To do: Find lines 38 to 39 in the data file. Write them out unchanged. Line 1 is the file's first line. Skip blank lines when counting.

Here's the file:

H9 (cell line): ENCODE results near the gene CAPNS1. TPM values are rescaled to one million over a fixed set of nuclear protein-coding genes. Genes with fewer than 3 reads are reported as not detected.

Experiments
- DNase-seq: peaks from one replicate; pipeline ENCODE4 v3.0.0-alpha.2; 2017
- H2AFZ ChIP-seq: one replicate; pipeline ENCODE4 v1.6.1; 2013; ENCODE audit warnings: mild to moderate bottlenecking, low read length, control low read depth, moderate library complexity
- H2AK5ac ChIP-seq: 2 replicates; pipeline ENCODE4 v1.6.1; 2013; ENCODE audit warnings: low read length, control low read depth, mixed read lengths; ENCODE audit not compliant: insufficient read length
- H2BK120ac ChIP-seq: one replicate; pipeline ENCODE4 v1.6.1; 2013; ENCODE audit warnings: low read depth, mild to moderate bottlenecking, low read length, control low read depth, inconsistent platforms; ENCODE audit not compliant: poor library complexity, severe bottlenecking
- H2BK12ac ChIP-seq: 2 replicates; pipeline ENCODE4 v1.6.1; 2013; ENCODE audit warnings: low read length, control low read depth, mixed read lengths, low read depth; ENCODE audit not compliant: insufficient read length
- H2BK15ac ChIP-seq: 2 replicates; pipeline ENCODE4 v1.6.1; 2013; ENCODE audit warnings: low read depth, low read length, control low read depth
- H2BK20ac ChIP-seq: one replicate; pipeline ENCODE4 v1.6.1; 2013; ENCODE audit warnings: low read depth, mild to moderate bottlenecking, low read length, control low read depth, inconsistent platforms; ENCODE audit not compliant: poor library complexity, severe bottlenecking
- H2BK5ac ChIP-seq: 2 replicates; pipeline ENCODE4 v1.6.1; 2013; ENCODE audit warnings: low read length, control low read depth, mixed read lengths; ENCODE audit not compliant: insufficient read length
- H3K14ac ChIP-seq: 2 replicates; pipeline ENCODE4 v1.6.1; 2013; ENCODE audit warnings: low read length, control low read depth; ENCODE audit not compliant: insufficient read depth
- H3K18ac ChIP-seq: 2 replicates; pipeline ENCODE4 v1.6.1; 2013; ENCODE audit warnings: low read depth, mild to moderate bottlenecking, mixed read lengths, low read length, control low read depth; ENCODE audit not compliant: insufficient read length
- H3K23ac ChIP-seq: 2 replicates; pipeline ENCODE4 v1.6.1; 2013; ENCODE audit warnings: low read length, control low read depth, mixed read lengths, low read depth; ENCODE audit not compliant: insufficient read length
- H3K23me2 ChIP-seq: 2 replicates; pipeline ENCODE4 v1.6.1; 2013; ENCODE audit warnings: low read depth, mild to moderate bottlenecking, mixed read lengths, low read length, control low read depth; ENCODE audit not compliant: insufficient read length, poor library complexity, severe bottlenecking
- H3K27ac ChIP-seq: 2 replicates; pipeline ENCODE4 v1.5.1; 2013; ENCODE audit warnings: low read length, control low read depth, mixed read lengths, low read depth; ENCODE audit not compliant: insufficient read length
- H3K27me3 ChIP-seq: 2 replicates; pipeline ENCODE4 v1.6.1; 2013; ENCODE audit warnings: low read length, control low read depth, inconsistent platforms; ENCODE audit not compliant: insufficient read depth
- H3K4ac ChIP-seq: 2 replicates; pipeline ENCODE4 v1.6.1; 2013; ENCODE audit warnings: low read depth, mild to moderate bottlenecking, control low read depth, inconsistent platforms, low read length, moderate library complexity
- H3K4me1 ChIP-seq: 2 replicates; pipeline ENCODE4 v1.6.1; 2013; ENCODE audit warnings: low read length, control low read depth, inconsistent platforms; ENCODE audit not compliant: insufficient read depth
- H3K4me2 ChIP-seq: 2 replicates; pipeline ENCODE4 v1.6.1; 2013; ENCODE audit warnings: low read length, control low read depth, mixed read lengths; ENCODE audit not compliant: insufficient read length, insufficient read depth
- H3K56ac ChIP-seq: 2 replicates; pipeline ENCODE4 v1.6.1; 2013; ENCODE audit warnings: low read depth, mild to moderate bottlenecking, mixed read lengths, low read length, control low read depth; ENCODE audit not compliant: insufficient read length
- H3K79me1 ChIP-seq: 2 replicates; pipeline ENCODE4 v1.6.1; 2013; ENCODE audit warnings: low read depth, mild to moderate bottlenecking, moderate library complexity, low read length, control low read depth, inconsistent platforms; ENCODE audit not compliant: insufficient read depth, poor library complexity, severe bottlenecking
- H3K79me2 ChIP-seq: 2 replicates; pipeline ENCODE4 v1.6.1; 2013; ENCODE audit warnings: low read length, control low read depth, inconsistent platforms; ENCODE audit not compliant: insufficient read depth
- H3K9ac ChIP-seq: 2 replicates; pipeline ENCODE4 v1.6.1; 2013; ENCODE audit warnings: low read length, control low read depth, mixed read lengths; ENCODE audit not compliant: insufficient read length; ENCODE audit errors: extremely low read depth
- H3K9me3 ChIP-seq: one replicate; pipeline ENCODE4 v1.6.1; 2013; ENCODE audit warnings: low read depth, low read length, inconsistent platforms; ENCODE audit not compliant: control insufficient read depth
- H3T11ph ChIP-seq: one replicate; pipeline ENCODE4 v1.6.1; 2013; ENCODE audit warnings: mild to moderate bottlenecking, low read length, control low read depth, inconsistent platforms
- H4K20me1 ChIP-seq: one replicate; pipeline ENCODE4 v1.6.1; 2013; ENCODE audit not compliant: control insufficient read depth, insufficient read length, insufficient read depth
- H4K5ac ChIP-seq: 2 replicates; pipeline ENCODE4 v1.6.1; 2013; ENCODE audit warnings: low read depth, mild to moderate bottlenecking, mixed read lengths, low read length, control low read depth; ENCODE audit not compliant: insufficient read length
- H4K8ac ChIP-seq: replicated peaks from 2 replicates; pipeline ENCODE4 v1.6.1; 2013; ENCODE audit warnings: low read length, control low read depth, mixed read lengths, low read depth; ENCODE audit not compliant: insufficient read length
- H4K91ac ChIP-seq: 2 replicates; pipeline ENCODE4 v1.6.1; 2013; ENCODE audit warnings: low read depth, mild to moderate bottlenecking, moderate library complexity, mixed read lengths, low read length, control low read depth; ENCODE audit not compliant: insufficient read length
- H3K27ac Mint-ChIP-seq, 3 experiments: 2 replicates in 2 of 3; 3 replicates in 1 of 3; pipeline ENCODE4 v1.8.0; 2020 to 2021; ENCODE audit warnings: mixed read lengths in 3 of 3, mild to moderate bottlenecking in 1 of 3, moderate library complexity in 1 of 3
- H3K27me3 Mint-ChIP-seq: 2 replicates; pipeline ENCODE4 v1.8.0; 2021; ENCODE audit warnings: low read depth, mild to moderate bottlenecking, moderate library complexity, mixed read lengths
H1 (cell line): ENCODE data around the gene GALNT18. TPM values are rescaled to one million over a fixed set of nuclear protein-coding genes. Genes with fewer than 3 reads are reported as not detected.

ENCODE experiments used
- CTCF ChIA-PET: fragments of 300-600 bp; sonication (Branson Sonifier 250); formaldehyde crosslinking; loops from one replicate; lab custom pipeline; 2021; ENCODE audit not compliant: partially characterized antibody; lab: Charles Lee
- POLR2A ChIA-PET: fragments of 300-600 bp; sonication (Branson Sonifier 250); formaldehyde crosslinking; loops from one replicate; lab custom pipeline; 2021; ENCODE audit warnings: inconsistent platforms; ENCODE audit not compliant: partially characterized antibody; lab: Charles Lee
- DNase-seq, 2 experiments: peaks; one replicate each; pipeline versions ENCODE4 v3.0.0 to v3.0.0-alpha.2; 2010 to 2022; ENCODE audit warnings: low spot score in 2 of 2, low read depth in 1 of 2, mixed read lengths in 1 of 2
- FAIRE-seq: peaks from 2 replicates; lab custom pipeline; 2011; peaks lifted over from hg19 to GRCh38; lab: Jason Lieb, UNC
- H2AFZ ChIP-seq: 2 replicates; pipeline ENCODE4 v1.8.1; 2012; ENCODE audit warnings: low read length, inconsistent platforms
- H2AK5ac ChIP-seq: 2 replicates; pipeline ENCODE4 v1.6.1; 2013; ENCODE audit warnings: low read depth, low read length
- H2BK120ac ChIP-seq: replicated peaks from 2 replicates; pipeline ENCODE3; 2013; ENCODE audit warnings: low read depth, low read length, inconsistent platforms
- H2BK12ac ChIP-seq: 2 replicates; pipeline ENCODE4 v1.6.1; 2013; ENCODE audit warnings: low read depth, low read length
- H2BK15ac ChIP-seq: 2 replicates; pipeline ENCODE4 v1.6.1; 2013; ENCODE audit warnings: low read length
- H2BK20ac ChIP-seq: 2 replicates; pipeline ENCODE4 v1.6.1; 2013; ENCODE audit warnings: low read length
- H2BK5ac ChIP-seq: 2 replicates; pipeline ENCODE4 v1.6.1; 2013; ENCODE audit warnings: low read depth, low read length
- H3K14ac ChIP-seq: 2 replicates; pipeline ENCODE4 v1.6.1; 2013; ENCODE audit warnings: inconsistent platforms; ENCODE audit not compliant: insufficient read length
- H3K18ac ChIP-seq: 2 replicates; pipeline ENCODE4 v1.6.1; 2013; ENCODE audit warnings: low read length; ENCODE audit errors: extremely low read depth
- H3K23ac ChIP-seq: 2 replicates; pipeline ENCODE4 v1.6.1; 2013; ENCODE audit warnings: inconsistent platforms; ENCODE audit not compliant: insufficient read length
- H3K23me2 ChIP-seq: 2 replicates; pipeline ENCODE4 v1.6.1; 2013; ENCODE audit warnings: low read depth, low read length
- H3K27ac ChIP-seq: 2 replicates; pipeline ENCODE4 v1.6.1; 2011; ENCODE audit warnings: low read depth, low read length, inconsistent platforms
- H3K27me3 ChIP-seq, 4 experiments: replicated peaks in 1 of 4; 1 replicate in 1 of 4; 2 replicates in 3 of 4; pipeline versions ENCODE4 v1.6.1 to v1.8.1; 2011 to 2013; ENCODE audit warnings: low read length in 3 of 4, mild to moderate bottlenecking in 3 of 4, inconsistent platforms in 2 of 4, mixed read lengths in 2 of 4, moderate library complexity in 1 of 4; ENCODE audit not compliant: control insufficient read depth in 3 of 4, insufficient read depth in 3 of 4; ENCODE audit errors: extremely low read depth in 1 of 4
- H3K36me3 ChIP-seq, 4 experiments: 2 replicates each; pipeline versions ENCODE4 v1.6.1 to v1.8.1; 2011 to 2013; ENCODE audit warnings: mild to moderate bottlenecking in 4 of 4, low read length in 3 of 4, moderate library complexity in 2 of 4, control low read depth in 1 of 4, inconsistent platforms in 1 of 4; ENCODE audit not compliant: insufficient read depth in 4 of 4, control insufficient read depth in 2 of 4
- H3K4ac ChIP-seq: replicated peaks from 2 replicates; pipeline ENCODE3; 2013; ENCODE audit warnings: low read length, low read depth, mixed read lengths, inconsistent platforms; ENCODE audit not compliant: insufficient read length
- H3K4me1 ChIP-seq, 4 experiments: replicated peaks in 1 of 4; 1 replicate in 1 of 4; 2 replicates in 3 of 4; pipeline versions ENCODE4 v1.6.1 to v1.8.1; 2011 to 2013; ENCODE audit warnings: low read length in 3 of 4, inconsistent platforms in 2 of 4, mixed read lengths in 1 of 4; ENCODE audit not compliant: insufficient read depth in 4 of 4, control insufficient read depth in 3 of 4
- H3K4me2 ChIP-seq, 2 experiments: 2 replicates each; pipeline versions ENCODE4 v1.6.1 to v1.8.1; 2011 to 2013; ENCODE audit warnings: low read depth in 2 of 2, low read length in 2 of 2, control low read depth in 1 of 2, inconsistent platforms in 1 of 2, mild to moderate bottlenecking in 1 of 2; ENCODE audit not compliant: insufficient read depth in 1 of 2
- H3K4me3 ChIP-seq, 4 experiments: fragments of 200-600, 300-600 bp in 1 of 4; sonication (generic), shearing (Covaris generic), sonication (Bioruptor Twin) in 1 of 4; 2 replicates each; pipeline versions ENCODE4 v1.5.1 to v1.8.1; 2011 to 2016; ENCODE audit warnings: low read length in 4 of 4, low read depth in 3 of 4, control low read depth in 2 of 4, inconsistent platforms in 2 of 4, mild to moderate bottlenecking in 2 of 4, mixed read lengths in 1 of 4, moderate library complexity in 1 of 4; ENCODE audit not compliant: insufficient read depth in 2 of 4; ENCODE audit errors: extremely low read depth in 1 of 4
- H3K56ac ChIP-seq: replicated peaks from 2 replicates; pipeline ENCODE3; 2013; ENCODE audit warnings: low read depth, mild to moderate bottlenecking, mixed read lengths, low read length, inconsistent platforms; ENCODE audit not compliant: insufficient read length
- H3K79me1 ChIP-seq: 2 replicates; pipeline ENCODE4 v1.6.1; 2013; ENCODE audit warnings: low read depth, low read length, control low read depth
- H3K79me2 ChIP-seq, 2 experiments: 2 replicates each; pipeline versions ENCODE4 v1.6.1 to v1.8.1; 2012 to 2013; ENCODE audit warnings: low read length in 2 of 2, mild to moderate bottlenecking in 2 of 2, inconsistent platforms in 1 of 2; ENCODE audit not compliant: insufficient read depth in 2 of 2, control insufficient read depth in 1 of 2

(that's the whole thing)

- H2AFZ ChIP-seq: 2 replicates; pipeline ENCODE4 v1.8.1; 2012; ENCODE audit warnings: low read length, inconsistent platforms
- H2AK5ac ChIP-seq: 2 replicates; pipeline ENCODE4 v1.6.1; 2013; ENCODE audit warnings: low read depth, low read length